Medical Oncology and Tumor Pharmacotherapy

, Volume 1, Issue 4, pp 211–218 | Cite as

Clinical DNA flow cytometry

  • Bernhard Tribukait


Modal DNA values of tumours from various sites may exhibit (1) a diploid-near diploid distribution, (2) an exponential distribution in the tetraploid to triploid range, or (3) a log-normal distribution in the triploid to tetraploid range. Examples of these various types of distribution are non-Hodgkin's lymphoma (1), aneuploid prostate carcinoma (2), aneuploid colon, breast, cervix and testicular carcinomas (3). These differences indicate dissimilarities in tumour development. In aneuploid tumours from the same site both tetraploid exponential and triploid-tetraploid log-normal distributions may occur. In bladder carcinoma these are related to grade.

Modal DNA values in tumours are 10% higher than would be expected from modal chromosome numbers. This difference seems not to be due to a relative increase in large-sized chromosomes or due to technical shortcomings. Chromosome studies also show the possibility of the existence of near diploid malignant cells in grossly aneuploid tumours.

Modal DNA values are connected with functional tumour properties by the proportion of S-phase cells. The significance of the latter is exemplified by follow-up of patients with bladder and cervix carcinoma.

Key words

DNA Flow cytometry Human cancer Chromosomes Cell proliferation 


Unable to display preview. Download preview PDF.

Unable to display preview. Download preview PDF.


  1. 1.
    Laerum O D, Farsund T: Clinical application of flow cytometry: a review.Cytometry 2, 1 (1981).PubMedCrossRefGoogle Scholar
  2. 2.
    Barlogie B, Raber M N, Schumann J, Johnson T S, Drewinko B, Swartzendruber D E, Göhde W, Andreeff M, Freireich E J: Flow cytometry in clinical cancer research.Cancer Res 43, 3982 (1983).PubMedGoogle Scholar
  3. 3.
    Sandberg A A:The Chromosomes in Human Cancer and Leukemia. New York. Elsevier (1980).Google Scholar
  4. 4.
    Atkin N B, Kay R: Prognostic significance of modal DNA value and other factors in malignant tumours, based on 1465 cases.Br J Cancer 40, 210 (1979).PubMedGoogle Scholar
  5. 5.
    Tribukait B, Moberger G, Zetterberg A: Methodological aspects of rapid-flow cytofluorometry for DNA analysis of human urinary bladder cells, inFirst International Symposium in Pulse-Cytophotometry, p. 50. Ghent. European Press Medikon (1975).Google Scholar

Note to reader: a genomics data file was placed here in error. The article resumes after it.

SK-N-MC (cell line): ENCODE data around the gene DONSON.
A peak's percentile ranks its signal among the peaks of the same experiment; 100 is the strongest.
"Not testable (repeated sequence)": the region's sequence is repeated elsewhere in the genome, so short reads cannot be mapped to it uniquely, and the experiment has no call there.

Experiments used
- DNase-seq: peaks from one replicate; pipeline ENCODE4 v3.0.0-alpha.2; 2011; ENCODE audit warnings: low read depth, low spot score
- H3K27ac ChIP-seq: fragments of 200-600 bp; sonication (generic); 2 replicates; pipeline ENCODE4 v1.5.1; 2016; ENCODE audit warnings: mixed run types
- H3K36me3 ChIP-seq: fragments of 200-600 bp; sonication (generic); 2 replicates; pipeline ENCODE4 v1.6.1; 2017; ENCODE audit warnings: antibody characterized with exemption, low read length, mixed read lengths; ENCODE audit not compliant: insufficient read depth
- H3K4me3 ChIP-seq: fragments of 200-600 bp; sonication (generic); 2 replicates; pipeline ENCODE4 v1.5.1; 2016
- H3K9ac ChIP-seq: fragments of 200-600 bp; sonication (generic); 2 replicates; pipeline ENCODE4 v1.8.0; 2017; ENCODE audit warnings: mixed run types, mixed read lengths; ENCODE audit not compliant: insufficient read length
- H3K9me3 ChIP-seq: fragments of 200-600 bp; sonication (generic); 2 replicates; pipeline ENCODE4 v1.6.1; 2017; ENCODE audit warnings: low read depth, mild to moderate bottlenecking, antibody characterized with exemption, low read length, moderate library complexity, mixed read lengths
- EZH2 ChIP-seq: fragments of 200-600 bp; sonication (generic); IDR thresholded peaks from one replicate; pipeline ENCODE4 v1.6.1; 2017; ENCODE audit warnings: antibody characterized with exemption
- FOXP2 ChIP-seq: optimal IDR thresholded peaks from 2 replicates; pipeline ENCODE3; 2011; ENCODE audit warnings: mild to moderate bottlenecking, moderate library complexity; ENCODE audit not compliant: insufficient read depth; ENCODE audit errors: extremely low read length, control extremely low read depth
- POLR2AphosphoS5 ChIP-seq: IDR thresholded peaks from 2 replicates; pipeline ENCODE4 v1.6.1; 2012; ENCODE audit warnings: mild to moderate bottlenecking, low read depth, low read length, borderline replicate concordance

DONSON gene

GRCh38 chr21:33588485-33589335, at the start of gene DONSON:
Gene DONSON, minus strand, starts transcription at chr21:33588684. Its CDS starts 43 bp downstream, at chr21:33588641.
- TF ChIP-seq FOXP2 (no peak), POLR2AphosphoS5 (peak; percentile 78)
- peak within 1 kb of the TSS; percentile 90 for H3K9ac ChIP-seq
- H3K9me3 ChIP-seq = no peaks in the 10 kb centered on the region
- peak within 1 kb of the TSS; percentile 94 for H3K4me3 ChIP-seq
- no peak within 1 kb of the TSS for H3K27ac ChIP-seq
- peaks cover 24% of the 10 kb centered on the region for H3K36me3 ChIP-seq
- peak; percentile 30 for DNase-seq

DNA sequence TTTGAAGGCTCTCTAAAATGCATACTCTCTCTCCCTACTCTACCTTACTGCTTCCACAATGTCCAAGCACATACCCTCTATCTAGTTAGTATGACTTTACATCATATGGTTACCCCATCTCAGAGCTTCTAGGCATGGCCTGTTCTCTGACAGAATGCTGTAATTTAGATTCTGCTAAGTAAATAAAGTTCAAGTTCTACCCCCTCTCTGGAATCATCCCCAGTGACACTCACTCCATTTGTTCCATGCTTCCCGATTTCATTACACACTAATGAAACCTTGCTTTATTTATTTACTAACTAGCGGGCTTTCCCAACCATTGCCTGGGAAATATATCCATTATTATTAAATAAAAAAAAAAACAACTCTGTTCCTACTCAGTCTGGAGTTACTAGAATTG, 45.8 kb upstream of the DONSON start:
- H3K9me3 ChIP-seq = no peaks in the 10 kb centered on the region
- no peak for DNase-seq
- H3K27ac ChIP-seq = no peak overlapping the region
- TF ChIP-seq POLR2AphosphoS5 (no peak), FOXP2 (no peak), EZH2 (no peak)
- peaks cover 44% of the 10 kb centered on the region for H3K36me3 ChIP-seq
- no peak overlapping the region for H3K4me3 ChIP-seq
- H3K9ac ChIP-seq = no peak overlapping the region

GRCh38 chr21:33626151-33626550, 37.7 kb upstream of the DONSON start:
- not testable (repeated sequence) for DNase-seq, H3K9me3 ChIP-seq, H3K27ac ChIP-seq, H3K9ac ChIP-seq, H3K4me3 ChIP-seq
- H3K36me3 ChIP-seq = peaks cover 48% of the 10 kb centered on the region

6. 6.
    Tribukait B, Gustafson H, Esposti P: Ploidy and proliferation in human bladder tumours as measured by flow-cytofluorometric DNA-analysis and its relations to histopathology and cytology.Cancer 43, 1742 (1979).PubMedCrossRefGoogle Scholar
  7. 7.
    Franzén S, Giertz G, Zajicek J: Cytological diagnosis of prostatic tumours by transrectal aspiration biopsy: a preliminary report.J Urol 32, 193 (1960).Google Scholar
  8. 8.
    Baisch H, Göhde W, Linden W: Analysis of PCP-data to determine the fraction of cells in the various phases of cell cycle.Rad Environ Biophys 12, 31 (1975).CrossRefGoogle Scholar
  9. 9.
    Tribukait B: Flow cytometry in surgical pathology and cytology of tumours of the genito-urinary tract, in Koss L G, Colemam D V (eds)Advances in Clinical Cytology, vol 2, pp. 163–189. New York. Masson (1984).Google Scholar
  10. 10.
    Ewers S-B, Långström E, Baldetorp B, Killander D: Flow-cytometric DNA-analysis in primary breast carcinomas and clinicopathological correlations.Cytometry (in press).Google Scholar
  11. 11.
    Schumann J: CNA distribution pattern in solid human tumours, in Büchner T, Hiddemann W, Schumann J (eds):Tumour Aneuploidy, Berlin, Springer (in press).Google Scholar
  12. 12.
    Atkin N B, Mattinson G, Baker M C: A comparison of the DNA content and chromosome number of fifty human tumours.Br J Cancer 20, 87 (1966).PubMedGoogle Scholar
  13. 13.
    Paulete-Vanrell J: DNA content and chromosome number in twenty-five human carcinomas.Oncology 24, 48 (1970).PubMedGoogle Scholar
  14. 14.
    Granberg-Öhman I, Tribukait B, Wijkström H, Alin A, Berlin T: Chromosome and DNA cytometric study of a papillary carcinoma of the bladder with a high stemline and numerous double minutes.Cancer Genetics and Cytogenetics 5, 227 (1982).PubMedCrossRefGoogle Scholar
  15. 15.
    Wijkström H, Granberg-Ohman I, Tribukait B: Chromosomal and DNA patterns in transitional cell bladder carcinoma.Cancer 53, 1718 (1984).PubMedCrossRefGoogle Scholar
  16. 16.
    Skog S, Tribukait B: Analysis of cell flow and cell loss following X-irradiation using sequential investigation of the total number of cells in the various parts of the cell cycle.Cell Tissue Kinet (in press).Google Scholar